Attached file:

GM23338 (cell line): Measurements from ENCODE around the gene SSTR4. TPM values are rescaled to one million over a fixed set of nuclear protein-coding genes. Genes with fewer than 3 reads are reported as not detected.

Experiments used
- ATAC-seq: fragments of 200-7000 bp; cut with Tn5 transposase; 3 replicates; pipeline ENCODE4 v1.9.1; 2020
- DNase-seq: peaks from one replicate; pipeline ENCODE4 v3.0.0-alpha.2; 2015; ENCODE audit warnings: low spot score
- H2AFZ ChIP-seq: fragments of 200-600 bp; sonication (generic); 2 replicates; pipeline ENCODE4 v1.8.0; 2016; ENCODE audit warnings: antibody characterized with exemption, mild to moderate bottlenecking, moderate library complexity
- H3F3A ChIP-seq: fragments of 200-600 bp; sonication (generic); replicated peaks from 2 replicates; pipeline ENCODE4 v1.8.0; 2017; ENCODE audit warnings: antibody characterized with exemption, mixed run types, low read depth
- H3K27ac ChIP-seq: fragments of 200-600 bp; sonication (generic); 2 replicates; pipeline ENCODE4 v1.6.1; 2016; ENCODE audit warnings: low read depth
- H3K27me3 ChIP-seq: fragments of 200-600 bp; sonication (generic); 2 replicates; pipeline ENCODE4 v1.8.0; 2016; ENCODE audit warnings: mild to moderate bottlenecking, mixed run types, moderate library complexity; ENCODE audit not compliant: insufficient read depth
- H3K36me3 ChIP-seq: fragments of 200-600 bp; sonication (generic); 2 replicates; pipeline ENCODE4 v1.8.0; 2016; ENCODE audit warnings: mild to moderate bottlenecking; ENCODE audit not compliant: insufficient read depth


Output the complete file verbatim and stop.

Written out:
GM23338 (cell line): Measurements from ENCODE around the gene SSTR4. TPM values are rescaled to one million over a fixed set of nuclear protein-coding genes. Genes with fewer than 3 reads are reported as not detected.

Experiments used
- ATAC-seq: fragments of 200-7000 bp; cut with Tn5 transposase; 3 replicates; pipeline ENCODE4 v1.9.1; 2020
- DNase-seq: peaks from one replicate; pipeline ENCODE4 v3.0.0-alpha.2; 2015; ENCODE audit warnings: low spot score
- H2AFZ ChIP-seq: fragments of 200-600 bp; sonication (generic); 2 replicates; pipeline ENCODE4 v1.8.0; 2016; ENCODE audit warnings: antibody characterized with exemption, mild to moderate bottlenecking, moderate library complexity
- H3F3A ChIP-seq: fragments of 200-600 bp; sonication (generic); replicated peaks from 2 replicates; pipeline ENCODE4 v1.8.0; 2017; ENCODE audit warnings: antibody characterized with exemption, mixed run types, low read depth
- H3K27ac ChIP-seq: fragments of 200-600 bp; sonication (generic); 2 replicates; pipeline ENCODE4 v1.6.1; 2016; ENCODE audit warnings: low read depth
- H3K27me3 ChIP-seq: fragments of 200-600 bp; sonication (generic); 2 replicates; pipeline ENCODE4 v1.8.0; 2016; ENCODE audit warnings: mild to moderate bottlenecking, mixed run types, moderate library complexity; ENCODE audit not compliant: insufficient read depth
- H3K36me3 ChIP-seq: fragments of 200-600 bp; sonication (generic); 2 replicates; pipeline ENCODE4 v1.8.0; 2016; ENCODE audit warnings: mild to moderate bottlenecking; ENCODE audit not compliant: insufficient read depth